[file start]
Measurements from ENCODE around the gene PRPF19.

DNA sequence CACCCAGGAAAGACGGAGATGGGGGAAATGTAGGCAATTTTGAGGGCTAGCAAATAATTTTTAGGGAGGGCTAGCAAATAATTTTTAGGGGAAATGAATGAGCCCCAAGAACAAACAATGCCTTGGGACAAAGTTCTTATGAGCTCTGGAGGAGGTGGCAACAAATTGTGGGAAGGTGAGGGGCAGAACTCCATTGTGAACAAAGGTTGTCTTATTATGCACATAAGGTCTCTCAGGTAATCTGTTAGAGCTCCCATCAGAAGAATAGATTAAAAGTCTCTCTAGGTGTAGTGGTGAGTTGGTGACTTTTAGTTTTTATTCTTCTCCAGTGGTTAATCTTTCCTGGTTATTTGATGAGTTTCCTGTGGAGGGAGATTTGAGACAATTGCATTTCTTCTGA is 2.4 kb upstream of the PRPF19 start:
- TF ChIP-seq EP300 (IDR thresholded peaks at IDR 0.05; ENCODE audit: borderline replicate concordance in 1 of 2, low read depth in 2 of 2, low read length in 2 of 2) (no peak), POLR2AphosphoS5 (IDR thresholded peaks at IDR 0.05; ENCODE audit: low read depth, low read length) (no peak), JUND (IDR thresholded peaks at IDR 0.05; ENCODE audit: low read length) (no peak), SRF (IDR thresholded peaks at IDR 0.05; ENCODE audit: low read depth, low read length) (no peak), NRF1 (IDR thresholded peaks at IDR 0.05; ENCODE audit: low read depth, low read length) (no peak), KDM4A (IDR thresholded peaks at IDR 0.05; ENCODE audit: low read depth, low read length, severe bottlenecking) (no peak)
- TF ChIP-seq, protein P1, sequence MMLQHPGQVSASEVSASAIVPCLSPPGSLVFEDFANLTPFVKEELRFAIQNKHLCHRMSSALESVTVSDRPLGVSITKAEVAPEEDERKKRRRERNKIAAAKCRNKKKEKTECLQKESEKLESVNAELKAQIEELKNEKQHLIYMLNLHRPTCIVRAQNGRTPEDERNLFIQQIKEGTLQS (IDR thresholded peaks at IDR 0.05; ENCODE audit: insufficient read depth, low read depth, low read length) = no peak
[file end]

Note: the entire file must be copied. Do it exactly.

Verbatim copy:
Measurements from ENCODE around the gene PRPF19.

DNA sequence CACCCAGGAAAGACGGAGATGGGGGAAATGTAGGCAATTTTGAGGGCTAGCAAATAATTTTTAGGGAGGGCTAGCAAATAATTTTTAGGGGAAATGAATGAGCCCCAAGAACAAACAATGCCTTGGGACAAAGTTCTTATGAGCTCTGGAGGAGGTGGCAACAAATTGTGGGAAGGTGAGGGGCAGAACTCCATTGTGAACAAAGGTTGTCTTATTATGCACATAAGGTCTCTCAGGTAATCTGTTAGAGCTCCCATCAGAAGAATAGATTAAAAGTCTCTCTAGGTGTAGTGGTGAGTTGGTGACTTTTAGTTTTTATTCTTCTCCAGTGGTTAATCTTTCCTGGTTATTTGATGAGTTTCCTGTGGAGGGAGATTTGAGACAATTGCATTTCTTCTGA is 2.4 kb upstream of the PRPF19 start:
- TF ChIP-seq EP300 (IDR thresholded peaks at IDR 0.05; ENCODE audit: borderline replicate concordance in 1 of 2, low read depth in 2 of 2, low read length in 2 of 2) (no peak), POLR2AphosphoS5 (IDR thresholded peaks at IDR 0.05; ENCODE audit: low read depth, low read length) (no peak), JUND (IDR thresholded peaks at IDR 0.05; ENCODE audit: low read length) (no peak), SRF (IDR thresholded peaks at IDR 0.05; ENCODE audit: low read depth, low read length) (no peak), NRF1 (IDR thresholded peaks at IDR 0.05; ENCODE audit: low read depth, low read length) (no peak), KDM4A (IDR thresholded peaks at IDR 0.05; ENCODE audit: low read depth, low read length, severe bottlenecking) (no peak)
- TF ChIP-seq, protein P1, sequence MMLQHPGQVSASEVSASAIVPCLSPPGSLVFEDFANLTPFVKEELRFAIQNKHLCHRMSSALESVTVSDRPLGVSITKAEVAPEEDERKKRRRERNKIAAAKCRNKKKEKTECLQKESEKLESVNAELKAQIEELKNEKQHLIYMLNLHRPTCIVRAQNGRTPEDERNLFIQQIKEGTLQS (IDR thresholded peaks at IDR 0.05; ENCODE audit: insufficient read depth, low read depth, low read length) = no peak